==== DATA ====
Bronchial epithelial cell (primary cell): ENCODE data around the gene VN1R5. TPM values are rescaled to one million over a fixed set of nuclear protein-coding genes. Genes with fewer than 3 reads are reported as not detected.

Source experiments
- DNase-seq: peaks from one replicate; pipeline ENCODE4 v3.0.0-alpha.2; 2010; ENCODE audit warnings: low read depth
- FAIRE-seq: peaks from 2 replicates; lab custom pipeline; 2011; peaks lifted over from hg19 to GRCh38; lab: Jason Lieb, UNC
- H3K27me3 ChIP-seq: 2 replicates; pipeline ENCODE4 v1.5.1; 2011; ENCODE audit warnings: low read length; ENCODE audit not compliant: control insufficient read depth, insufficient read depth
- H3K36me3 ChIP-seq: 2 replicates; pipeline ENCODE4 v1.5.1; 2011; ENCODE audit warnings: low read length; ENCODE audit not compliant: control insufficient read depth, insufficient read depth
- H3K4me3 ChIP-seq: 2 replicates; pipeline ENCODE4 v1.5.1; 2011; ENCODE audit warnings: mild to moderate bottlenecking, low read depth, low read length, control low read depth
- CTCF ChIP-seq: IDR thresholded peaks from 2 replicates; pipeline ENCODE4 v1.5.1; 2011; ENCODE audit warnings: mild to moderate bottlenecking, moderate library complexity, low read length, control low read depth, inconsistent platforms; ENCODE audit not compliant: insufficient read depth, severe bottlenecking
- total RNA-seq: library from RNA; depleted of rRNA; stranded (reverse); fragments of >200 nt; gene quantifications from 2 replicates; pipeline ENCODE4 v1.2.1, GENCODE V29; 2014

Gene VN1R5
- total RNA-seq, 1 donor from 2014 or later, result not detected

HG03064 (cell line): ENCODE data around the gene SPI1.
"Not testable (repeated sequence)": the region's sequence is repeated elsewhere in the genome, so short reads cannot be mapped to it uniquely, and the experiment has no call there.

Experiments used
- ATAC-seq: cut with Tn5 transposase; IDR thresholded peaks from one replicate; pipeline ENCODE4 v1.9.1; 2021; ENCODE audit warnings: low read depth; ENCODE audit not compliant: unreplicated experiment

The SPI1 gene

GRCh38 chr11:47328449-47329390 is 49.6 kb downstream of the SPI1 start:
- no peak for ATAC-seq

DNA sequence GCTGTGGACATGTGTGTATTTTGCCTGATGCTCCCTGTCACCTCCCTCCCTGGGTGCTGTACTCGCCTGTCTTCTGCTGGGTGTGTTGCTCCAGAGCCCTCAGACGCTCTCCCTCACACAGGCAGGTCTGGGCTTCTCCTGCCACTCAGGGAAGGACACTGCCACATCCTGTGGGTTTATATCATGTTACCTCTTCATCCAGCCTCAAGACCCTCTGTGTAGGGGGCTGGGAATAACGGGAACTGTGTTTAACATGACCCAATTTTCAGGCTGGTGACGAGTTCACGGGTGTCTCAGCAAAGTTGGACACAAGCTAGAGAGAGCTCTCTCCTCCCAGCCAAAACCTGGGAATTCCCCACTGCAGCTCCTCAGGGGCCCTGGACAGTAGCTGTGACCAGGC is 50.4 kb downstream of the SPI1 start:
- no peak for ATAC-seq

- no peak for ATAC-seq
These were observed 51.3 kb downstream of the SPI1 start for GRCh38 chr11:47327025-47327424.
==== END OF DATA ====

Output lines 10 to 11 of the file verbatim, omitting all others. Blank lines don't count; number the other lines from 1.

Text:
Gene VN1R5
- total RNA-seq, 1 donor from 2014 or later, result not detected